The Federal Government claims sovereign authority over everything over 500 ft. The Feds will continue to regulate this airspace, and if someone has a Federal license to operate a drone, it will override local regulations anyway.
Only thing this will do is bust people using unregulated space. We will probably hear about it being applied to kids strapping cameras to their RC airplanes.
More, the states are backing up employers far more than they did in past decades. I think it was Michigan that just became a "right to work" state. The employer need prove nothing - the employer rules, and you obey.
"Work at Will" and "Right to Work" are two different things. What you are describing is a Work at Will, not Right to Work. Michigan has been a Work at Will state for a long long time. But they do recognize the Public Policy and Implied Contract exceptions. If your firing would be in violation of an Official Public Policy, or break an Implied Contract with your employer, they can't fire you.
But you are correct, 43 of the 50 States are "Work at Will" States, and the employer has a lot of leeway to fire you for anything, if there isn't a contract in place. Right to Work makes it more likely that you won't have a contract to protect you.
My company doesn't do a lot of DOD work, but enough of what we do has a NOFORN or higher classification that we have banned all cell phones with integrated cameras from the building.
Even the company president and the sales manager leave their iPhones in their car.
We haven't tried the "destroy the camera" exception.
Our letter had the same patent numbers included in the Bluewave case. So I just assumed after getting their Asses handed to them once, they changed their name to try and fog up the landscape on how to beat them.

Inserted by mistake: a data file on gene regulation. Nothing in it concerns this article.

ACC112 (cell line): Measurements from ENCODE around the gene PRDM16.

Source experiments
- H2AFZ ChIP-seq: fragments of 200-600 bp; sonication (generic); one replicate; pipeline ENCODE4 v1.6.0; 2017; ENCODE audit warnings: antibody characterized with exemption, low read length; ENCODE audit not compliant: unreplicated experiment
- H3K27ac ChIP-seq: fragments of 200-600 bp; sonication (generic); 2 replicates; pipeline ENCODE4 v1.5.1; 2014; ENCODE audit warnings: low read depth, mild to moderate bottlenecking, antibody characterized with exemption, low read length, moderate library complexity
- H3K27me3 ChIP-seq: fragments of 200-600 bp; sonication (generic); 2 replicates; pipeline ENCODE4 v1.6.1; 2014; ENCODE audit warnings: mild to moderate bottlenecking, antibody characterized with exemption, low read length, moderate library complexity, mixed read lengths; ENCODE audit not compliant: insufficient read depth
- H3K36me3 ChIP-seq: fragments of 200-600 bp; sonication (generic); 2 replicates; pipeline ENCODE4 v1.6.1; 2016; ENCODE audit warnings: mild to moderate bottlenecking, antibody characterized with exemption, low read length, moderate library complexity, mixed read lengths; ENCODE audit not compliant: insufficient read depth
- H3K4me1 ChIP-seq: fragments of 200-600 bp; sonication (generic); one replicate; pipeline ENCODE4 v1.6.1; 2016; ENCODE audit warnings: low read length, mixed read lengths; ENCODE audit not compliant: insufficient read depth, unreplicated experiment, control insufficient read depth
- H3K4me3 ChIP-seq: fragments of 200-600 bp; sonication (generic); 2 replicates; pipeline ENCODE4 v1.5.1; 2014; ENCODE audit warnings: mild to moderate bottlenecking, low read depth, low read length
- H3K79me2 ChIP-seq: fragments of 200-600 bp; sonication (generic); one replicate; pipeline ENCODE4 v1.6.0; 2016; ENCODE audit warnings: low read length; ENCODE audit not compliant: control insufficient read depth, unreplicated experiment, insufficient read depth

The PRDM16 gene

Our company got one of these about 6 weeks ago. We kept it, but after some research, we decided to ignore it, for now.
Project Paperless was losing a really big case, that might have got their patent rejected, when they filed to dismiss their lawsuit against someone last year. The defendent got one of the major Copier companies included as another defendent. Project Paperless dismissed the case and ran away and hid. Now they are back.
Our plans to do the same thing if they continue to come after us. Have HP and Microsoft included as defendents, because we are using the software and equipment as designed by both companies.
When I worked for a previous employer, I came up with an idea that was eventually patented. My name is on the inventory, the company was assigned the rights of use.
All patents are like that. The company is never the inventor.
I watched this week as Kodak sold their patent portfolio to a known patent troll. I wondered how we could stop this. Maybe a simple change in US Law.....
Rights could still be assigned to employers, but employers would not have the right to resell those assigned rights. If the company went bankrupt, all those assigned rights would roll back to the original inventor. Anyone else who wanted those rights would have to negotiate with the original inventor. If a Company was purchased by another Company, those assigned rights wouldn't transfer, The new company would have to renegotiate with the original inventory.
This would make it much more difficult/expensive to accumulate portfolios of patents, if they were not the company employing the true inventors.
Sometimes Grid Tie systems are designed that way for the protection of the utility workers, and emergency responders.
If you have a fire in your home/building, firefighters can be at risk for electrocution if they can't easily isolate the solar panels. Grid-tie was designed to automatically isolate the panels when the utility power was cut for this reason.
The other problem with the Disabled Treaty is it is modeled on the American's with Disabilities Act.
While the ADA has done a lot of good for disabled people in our country, I don't see any value to signing a Treaty which would essentially duplicate it. It would unnecessarily complicate the discussion about accessibility and what is required and what isn't.